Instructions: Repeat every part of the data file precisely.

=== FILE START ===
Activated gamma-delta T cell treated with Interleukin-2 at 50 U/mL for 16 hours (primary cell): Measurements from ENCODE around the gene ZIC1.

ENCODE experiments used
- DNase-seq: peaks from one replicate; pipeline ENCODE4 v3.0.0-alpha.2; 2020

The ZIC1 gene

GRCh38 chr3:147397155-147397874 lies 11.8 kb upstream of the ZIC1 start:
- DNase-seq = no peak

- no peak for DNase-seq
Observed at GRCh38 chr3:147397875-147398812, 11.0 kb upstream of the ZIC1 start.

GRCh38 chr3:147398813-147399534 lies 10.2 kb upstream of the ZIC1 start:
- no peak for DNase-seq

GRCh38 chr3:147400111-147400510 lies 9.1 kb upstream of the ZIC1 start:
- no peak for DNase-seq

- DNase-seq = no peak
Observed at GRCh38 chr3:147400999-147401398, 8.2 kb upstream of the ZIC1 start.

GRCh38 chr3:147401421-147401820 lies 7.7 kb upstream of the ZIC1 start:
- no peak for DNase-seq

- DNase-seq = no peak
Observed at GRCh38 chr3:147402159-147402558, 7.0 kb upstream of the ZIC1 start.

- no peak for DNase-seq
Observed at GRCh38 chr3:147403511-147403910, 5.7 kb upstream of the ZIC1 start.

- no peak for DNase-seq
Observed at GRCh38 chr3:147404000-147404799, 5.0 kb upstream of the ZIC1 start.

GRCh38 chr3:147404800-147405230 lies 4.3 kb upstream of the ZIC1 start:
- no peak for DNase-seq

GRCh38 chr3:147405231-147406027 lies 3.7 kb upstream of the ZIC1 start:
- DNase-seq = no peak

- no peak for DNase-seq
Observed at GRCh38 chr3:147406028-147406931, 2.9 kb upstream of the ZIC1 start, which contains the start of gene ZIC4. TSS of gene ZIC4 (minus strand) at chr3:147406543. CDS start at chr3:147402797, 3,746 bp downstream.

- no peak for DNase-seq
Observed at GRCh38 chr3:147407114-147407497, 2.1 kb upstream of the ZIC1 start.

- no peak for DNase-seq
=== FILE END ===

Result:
Activated gamma-delta T cell treated with Interleukin-2 at 50 U/mL for 16 hours (primary cell): Measurements from ENCODE around the gene ZIC1.

ENCODE experiments used
- DNase-seq: peaks from one replicate; pipeline ENCODE4 v3.0.0-alpha.2; 2020

The ZIC1 gene

GRCh38 chr3:147397155-147397874 lies 11.8 kb upstream of the ZIC1 start:
- DNase-seq = no peak

- no peak for DNase-seq
Observed at GRCh38 chr3:147397875-147398812, 11.0 kb upstream of the ZIC1 start.

GRCh38 chr3:147398813-147399534 lies 10.2 kb upstream of the ZIC1 start:
- no peak for DNase-seq

GRCh38 chr3:147400111-147400510 lies 9.1 kb upstream of the ZIC1 start:
- no peak for DNase-seq

- DNase-seq = no peak
Observed at GRCh38 chr3:147400999-147401398, 8.2 kb upstream of the ZIC1 start.

GRCh38 chr3:147401421-147401820 lies 7.7 kb upstream of the ZIC1 start:
- no peak for DNase-seq

- DNase-seq = no peak
Observed at GRCh38 chr3:147402159-147402558, 7.0 kb upstream of the ZIC1 start.

- no peak for DNase-seq
Observed at GRCh38 chr3:147403511-147403910, 5.7 kb upstream of the ZIC1 start.

- no peak for DNase-seq
Observed at GRCh38 chr3:147404000-147404799, 5.0 kb upstream of the ZIC1 start.

GRCh38 chr3:147404800-147405230 lies 4.3 kb upstream of the ZIC1 start:
- no peak for DNase-seq

GRCh38 chr3:147405231-147406027 lies 3.7 kb upstream of the ZIC1 start:
- DNase-seq = no peak

- no peak for DNase-seq
Observed at GRCh38 chr3:147406028-147406931, 2.9 kb upstream of the ZIC1 start, which contains the start of gene ZIC4. TSS of gene ZIC4 (minus strand) at chr3:147406543. CDS start at chr3:147402797, 3,746 bp downstream.

- no peak for DNase-seq
Observed at GRCh38 chr3:147407114-147407497, 2.1 kb upstream of the ZIC1 start.

- no peak for DNase-seq